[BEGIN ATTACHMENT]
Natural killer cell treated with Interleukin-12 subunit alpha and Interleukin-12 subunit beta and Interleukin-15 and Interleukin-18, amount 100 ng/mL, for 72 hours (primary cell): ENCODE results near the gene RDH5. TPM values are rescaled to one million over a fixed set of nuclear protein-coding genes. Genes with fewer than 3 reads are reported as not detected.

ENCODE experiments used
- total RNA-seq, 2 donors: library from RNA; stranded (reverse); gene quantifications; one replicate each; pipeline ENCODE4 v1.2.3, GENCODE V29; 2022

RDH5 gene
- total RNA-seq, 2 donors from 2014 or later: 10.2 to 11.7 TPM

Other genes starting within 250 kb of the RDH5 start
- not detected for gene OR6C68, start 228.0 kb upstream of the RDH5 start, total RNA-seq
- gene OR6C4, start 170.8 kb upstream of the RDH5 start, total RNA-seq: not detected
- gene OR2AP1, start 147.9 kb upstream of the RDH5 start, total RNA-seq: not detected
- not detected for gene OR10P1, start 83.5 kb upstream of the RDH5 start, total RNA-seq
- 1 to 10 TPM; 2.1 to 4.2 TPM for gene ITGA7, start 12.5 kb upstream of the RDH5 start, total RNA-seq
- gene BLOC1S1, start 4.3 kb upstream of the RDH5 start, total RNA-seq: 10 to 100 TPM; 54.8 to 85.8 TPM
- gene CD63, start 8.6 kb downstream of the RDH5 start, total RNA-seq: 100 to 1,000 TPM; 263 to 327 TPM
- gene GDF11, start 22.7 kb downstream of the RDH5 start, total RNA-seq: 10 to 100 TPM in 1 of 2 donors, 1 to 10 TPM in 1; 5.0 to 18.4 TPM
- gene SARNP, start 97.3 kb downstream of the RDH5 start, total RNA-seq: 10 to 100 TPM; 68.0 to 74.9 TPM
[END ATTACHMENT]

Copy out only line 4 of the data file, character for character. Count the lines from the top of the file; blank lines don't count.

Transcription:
RDH5 gene